users and ensure the authenticity of the data they share. It also allows users to selectively share only the personal data necessary for a specific purpose, such as verifying their identity or providing proof of qualifications. This means that IRMA could be used in conjunction with Ricardian contracts to provide a secure and legally binding way to verify the identity of the parties involved in a contract and ensure the authenticity of the data included in the contract, further changing the role of notaries.
How Will Notaries Change?
The notary's role will change in a digital world with Ricardian contracts and tokenized shares. Instead of being gatekeepers, they will act as guides and advisors. The tokenization of shares and property will increase efficiency and reduce errors. However, tokenizing identities and KYC may be necessary to ensure security. The notary can serve as a trust anchor in this process. The notary's role should be tokenized, not the notary themselves, but for this to happen, the public's trust in blockchain technology should improve, which can be done using open experiments.
The notary's role will remain relevant, but rather their functionwill be digitalized. For example, although the use of a blockchain can make Anti-Money Laundering efforts more efficient, there are concerns about the tokenization of wills. Notaries will be required to ensure that won’t be multiple copies stored on the blockchain.
The notary's role will remain relevant, but rather their function will be digitalized. For example, although the use of a blockchain can make Anti-Money Laundering efforts more efficient, there are concerns about the tokenization of wills. Notaries will be required to ensure that won’t be multiple copies stored on the blockchain. ular situation, requiring the intervention of a notary to resolve the issue.
The consensus was that using tokenization and the blockchain as a tool for the notary is positive and will not make the notary redundant altogether. It would provide numerous benefits, including increased efficiency and security, without completely eliminating the need for human intervention in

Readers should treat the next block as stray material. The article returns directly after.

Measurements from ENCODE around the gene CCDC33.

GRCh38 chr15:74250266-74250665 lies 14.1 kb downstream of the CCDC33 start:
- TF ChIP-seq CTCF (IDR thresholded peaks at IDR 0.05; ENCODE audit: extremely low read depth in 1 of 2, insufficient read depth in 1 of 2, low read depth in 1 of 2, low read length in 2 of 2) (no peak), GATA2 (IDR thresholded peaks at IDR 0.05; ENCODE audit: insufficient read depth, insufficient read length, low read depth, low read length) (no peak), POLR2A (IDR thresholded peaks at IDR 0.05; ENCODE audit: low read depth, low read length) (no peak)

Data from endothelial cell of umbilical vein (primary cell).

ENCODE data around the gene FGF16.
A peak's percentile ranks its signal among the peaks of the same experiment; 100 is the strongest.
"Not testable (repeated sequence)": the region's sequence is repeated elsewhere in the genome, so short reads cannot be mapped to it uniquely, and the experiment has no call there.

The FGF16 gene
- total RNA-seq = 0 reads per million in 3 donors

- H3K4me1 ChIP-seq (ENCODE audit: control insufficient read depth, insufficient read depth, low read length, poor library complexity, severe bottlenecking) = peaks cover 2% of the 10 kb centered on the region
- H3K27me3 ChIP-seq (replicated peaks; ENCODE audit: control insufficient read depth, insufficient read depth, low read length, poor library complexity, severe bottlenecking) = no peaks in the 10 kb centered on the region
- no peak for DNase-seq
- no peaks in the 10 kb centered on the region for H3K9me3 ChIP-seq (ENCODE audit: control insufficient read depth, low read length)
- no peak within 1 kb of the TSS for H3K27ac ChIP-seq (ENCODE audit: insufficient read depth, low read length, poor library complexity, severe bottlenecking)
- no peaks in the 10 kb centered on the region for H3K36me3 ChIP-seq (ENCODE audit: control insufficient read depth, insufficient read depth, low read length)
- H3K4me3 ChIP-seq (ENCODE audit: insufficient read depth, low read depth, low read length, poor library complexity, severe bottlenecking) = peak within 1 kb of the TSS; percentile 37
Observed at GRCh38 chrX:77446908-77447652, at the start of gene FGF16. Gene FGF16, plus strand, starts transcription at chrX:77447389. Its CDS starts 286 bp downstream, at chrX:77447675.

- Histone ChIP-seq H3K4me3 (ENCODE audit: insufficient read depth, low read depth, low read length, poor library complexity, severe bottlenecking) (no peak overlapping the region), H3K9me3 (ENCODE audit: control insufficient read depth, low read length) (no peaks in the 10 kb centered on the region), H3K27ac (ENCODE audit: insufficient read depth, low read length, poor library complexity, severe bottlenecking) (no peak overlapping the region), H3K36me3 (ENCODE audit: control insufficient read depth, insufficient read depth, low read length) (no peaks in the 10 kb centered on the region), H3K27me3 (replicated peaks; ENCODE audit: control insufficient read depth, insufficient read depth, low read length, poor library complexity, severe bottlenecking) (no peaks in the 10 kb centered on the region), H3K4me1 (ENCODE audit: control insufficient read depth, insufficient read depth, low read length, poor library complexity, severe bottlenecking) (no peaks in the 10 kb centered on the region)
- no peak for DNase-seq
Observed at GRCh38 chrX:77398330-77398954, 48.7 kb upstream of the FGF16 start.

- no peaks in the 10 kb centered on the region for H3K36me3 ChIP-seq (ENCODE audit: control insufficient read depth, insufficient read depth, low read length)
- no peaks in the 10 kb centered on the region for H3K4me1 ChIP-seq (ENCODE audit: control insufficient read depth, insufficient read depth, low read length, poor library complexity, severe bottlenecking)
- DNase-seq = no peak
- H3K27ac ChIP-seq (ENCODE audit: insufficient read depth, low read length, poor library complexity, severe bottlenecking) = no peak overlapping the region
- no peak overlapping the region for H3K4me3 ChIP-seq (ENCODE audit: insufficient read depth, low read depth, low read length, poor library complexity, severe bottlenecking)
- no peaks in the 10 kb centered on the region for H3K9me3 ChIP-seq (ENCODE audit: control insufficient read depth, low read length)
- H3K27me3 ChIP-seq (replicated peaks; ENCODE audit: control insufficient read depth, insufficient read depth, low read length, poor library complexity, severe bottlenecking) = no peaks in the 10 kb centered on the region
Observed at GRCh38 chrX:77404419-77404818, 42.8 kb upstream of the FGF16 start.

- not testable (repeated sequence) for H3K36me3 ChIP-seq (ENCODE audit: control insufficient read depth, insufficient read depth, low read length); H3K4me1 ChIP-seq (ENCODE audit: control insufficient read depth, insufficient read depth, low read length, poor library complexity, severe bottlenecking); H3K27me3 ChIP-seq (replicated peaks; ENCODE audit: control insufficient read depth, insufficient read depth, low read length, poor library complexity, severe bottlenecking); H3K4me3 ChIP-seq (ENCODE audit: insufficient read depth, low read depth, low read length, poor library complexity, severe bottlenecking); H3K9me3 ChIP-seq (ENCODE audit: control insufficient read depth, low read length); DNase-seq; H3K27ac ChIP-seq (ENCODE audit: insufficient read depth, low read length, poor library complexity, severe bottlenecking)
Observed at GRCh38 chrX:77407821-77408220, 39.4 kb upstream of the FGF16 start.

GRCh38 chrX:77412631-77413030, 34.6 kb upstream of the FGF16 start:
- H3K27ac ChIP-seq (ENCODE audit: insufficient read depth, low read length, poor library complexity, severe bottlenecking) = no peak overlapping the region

The Invoice Token
Decentralized Finance (DeFi) is a movement that aims to create an ecosystem of financial applications using blockchain technology. This ecosystem offers a global and open alternative to existing financial services. The use of blockchain technology in invoicing is expected to grow significantly in the coming years, with electronic invoices expected to experience a 400% growth. By 2030, it is anticipated that e-invoicing will replace paper invoices as the dominant form of invoicing.
The invoice market is a financial market where invoices are traded as financial instruments. Factoring companies, banks, and fintech companies, known as originators, can sell invoices to institutional investors, who profit from them. This process allows the originators to free up capital by distributing
their balance sheet risk.
By creating a non-fungible token (NFT) to represent invoices and program their functions into it on a distributed ledger platform, the invoice market aims to become more efficient and overcome issues such as a lack of standard invoice format and verification difficulties. This also allows invoices to be widely available to investors as a new asset class.